On nous avait sondés pour savoir avec quel personnage politique nous souhaitions passer nos vacances... Reste à savoir maintenant où ça se passe... Bobos, aristos, cathos, populo, Ségo, Sarko : pas tous dans le même bain !
Paris, le 7 août 2006,
The clubs and beaches around Saint Tropez are packed this week as France enters its deep summer torpor, but more than ever the thinking classes are shunning the Mediterranean in favour of cooler retreats.
Thanks to the well-off “bourgeois-bohemian” set, the Ile de Ré, off la Rochelle in the Atlantic, is the new height of chic while the Cote d’Azur is being abandoned to the nouveau riche and lower orders who come to watch them.
Sixty years since all French workers were given congés payés [paid leave], class and politics still dictate the holiday choices of the 67 per cent of citizens who take their summer breaks inside France, L’Express magazine found this week.
The Provence-Alpés-Cote d’Azur (PACA) region is much more popular with leftwing voters while conservatives flock to Brittany, according to a poll for L’Express. The Mediterranean coast of the Languedoc Roussillon, from La Grande Motte to the Spanish border, are the choice for working class and foreign grande vacanciers.
There are distinctions within the left-right breakdown. The PACA region includes inland Provence and the Vaucluse, home to the “gauche-caviar” set, the left-leaning politicians and writers who flocked there during the François Mitterrand presidency of the 1980s. The poll also confirmed that the chic left are moving across the Rhone into the hills of the Cevennes and the Ardeche, where second-home prices are lower than Provence.
Old money and the conservative upper orders have long favoured the more bracing climate and sporty ambiance of the Atlantic coast and Brittany to the Mediterranean with its suntan-oil and pizza. The Atlantic side is now more fashionable than ever.
The discreet charm of the Ile de Ré has sent property prices to Saint Trop’s levels as Parisian professionals have rushed to join cottage owners including Lionel Jospin, the former Socialist Prime Minister, Charles Aznavour, the singer, and Princess Caroline of Monaco.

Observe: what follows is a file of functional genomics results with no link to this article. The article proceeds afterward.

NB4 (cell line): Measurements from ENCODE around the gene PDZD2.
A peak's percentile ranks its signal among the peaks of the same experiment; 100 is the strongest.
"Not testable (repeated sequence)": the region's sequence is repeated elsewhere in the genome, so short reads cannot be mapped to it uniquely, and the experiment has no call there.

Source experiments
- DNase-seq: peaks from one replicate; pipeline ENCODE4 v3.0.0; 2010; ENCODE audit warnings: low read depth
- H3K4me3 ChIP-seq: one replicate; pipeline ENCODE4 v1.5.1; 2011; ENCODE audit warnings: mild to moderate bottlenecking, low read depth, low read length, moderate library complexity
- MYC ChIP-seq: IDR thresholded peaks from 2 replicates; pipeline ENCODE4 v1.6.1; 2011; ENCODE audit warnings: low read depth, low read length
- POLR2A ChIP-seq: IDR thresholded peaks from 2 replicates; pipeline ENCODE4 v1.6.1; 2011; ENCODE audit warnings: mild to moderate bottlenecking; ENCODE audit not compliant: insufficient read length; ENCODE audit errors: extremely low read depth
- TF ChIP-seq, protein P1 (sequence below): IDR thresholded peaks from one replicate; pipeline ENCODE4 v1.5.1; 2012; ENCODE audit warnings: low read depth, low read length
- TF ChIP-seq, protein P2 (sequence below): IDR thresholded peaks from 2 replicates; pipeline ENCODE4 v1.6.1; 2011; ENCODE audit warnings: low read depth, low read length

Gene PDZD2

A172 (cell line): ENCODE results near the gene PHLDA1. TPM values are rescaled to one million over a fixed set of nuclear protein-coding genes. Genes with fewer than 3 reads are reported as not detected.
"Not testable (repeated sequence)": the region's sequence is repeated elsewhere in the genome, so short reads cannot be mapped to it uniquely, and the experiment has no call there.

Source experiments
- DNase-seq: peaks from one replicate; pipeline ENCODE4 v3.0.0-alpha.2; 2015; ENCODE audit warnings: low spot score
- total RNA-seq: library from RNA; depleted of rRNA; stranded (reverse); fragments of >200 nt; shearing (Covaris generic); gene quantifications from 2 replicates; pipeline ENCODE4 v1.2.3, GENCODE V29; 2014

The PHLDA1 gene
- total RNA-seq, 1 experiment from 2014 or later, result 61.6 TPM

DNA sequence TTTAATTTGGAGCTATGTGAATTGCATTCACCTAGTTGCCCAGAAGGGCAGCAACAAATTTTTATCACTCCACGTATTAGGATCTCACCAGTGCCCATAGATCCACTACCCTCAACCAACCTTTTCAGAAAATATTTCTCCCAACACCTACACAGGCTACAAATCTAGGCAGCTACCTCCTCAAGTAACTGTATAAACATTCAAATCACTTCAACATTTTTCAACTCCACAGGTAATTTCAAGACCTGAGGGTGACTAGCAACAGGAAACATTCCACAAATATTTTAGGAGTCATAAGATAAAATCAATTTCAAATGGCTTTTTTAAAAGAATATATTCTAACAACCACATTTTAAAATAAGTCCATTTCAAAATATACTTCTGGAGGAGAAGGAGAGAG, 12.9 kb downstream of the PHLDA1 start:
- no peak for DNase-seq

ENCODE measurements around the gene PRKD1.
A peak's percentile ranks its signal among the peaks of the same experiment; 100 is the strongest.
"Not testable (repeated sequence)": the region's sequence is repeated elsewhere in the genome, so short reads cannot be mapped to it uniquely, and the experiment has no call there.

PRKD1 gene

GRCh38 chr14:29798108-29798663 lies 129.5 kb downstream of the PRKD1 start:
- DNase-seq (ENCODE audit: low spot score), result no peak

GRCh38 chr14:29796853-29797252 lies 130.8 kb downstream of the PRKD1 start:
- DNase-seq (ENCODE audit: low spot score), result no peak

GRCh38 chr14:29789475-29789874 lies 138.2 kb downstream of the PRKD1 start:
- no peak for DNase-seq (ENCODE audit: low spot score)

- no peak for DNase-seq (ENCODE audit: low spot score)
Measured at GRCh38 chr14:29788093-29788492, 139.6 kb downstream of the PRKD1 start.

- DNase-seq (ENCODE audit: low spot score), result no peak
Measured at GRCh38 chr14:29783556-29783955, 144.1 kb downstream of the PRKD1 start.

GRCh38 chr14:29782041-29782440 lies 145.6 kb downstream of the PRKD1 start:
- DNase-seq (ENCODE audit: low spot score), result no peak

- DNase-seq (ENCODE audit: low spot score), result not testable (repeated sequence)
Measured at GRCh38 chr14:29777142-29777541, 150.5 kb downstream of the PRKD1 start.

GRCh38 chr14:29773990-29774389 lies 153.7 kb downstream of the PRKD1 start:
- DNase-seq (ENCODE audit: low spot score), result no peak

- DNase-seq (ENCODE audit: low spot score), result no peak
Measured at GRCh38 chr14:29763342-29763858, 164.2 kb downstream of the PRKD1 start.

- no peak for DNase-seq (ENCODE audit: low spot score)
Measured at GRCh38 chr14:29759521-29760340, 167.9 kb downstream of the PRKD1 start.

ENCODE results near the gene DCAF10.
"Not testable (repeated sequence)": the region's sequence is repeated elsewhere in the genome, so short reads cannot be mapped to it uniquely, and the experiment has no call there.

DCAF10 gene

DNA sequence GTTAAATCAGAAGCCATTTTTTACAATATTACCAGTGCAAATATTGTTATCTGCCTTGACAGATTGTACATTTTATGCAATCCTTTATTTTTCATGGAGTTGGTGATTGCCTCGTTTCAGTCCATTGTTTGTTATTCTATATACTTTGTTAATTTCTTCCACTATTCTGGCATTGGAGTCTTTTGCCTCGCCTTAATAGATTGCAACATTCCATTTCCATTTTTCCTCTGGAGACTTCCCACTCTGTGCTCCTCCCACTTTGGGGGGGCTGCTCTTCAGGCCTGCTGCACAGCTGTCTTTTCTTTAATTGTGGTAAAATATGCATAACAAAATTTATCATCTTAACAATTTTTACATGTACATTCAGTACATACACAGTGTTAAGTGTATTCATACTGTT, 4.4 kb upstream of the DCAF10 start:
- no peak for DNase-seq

“La Re-publique”, as France Soir dubbed the island this week, is rivalled in chic by other offshore Atlantic spots, such as Ile d’Yeu and Belle Ile-en-Mer, off Quiberon in south Brittany. The north Breton port of Perros-Guirec was rated France’s best beach resort last month by le Nouvel Observateur. The favourite news weekly of the Left Bank dismissed Saint Trop’ as “the capital of dosh and show-offs”.
There are exceptions to the northwestward trend. The old resorts of the Channel such as Le Touquet are fading and stretches of the Normandy coast around Deauville are being shunned by les gens bien [the educated classes] as Meccas for new money. “I would not be seen dead in Deauville any more than the Cote d’Azur” a former Socialist Minister told The Times.
The politicians’ lieux de villgiature [holiday spots] are closely tracked by the media. Jacques Chirac gave up his penchant for dubiously-financed trips a few years ago and now sticks to Fort Bregancon, the presidential retreat near Toulon.
Nicolas Sarkozy, the centre-right favourite to succeed him next year, holidays every year at the middle class Atlantic resort of Arcachon. Dominique de Villepin, the aristocratic Prime Minister, is, typically, at Dinard, part of the north Breton strip beloved of the old upper class.
But an untypical political message is coming from Ségolène Royal, the Socialist favourite, and François Hollande, her partner and party leader. They are spending the month at their holiday home at Mougins, near Cannes in the heart of the Cote d’Azur gold-belt.
Copyright 2006 Times Newspapers Ltd.